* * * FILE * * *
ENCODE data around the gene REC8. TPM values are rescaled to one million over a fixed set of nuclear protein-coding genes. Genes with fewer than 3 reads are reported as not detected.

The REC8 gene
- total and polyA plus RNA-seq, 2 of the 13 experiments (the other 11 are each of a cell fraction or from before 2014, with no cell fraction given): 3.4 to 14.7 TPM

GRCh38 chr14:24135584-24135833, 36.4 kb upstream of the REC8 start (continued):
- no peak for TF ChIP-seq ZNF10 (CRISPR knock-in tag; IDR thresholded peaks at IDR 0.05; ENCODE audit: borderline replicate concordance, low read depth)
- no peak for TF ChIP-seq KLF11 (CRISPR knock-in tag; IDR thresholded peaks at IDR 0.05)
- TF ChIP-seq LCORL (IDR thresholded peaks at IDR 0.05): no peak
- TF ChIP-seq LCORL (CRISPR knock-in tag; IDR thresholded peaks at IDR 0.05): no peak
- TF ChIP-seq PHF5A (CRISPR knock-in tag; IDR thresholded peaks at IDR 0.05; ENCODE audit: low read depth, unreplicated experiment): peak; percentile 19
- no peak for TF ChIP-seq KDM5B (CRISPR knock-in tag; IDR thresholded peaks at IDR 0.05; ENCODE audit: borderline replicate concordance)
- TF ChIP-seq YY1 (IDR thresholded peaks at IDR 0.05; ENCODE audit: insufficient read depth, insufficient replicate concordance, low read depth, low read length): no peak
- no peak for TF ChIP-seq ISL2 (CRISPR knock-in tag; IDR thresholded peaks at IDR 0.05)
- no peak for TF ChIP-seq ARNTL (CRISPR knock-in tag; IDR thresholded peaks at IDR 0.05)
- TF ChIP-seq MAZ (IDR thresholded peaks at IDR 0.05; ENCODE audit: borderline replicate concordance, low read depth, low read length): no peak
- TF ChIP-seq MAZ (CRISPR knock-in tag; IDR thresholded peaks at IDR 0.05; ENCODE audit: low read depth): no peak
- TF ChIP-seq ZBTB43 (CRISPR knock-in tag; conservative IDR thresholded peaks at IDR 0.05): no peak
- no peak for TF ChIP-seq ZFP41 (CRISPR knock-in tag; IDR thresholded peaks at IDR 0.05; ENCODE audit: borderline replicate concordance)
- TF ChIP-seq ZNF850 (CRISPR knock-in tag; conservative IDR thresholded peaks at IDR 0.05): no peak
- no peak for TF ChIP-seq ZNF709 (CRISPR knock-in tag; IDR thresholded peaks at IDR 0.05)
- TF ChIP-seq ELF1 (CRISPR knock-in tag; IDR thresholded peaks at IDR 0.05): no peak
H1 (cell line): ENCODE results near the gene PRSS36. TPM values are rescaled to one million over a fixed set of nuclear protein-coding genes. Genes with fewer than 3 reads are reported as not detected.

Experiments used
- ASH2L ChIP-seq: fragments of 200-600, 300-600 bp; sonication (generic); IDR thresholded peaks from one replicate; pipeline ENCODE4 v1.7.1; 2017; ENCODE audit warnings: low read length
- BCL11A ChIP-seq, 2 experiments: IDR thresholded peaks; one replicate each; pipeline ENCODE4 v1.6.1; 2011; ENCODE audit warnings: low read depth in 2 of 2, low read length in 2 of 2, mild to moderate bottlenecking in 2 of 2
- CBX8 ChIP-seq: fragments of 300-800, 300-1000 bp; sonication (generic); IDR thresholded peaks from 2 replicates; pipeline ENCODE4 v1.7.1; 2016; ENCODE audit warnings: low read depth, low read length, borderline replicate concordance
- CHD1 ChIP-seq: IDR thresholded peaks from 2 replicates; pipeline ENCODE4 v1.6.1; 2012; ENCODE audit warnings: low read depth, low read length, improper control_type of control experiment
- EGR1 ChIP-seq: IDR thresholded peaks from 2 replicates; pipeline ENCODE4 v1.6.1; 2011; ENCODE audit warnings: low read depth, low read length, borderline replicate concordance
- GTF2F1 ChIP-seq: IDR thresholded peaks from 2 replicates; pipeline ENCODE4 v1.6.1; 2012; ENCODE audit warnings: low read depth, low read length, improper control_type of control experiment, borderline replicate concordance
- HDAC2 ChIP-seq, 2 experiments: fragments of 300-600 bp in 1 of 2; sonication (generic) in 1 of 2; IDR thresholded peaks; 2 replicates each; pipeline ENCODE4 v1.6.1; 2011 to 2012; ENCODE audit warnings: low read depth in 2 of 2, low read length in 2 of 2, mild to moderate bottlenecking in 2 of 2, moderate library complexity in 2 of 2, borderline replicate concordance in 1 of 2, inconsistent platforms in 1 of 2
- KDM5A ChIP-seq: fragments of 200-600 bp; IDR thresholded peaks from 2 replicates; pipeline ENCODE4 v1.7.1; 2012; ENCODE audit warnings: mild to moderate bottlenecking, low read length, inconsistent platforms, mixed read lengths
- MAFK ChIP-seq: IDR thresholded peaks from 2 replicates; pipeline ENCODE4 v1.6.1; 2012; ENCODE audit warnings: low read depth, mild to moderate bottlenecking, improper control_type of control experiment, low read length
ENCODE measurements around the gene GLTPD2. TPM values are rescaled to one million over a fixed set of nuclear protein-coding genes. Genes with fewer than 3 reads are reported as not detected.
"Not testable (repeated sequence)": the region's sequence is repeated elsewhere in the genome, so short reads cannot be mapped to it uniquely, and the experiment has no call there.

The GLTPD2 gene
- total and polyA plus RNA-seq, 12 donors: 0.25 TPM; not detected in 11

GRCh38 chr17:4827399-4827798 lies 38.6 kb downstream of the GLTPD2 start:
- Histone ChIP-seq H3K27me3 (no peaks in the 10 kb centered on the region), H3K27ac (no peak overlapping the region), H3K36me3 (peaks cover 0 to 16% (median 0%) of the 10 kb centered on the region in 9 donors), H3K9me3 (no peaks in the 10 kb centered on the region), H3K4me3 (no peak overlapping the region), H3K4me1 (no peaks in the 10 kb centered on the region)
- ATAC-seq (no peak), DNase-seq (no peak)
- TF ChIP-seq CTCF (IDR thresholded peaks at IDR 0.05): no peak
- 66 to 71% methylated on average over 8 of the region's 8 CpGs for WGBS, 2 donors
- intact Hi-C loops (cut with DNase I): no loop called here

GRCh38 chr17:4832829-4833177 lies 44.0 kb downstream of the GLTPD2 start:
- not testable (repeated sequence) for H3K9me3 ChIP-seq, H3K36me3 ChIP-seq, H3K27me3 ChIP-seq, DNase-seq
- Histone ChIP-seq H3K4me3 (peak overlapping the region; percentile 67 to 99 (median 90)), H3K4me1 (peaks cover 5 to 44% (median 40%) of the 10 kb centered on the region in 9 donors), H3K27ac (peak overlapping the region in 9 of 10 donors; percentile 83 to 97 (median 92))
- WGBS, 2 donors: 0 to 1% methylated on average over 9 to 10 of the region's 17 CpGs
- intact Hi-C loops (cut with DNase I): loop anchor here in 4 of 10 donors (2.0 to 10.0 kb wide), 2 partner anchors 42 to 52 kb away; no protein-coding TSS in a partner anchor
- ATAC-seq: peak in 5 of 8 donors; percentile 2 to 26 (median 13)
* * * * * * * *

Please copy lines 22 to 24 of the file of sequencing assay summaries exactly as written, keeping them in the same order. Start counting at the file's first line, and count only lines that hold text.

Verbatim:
Experiments used
- ASH2L ChIP-seq: fragments of 200-600, 300-600 bp; sonication (generic); IDR thresholded peaks from one replicate; pipeline ENCODE4 v1.7.1; 2017; ENCODE audit warnings: low read length
- BCL11A ChIP-seq, 2 experiments: IDR thresholded peaks; one replicate each; pipeline ENCODE4 v1.6.1; 2011; ENCODE audit warnings: low read depth in 2 of 2, low read length in 2 of 2, mild to moderate bottlenecking in 2 of 2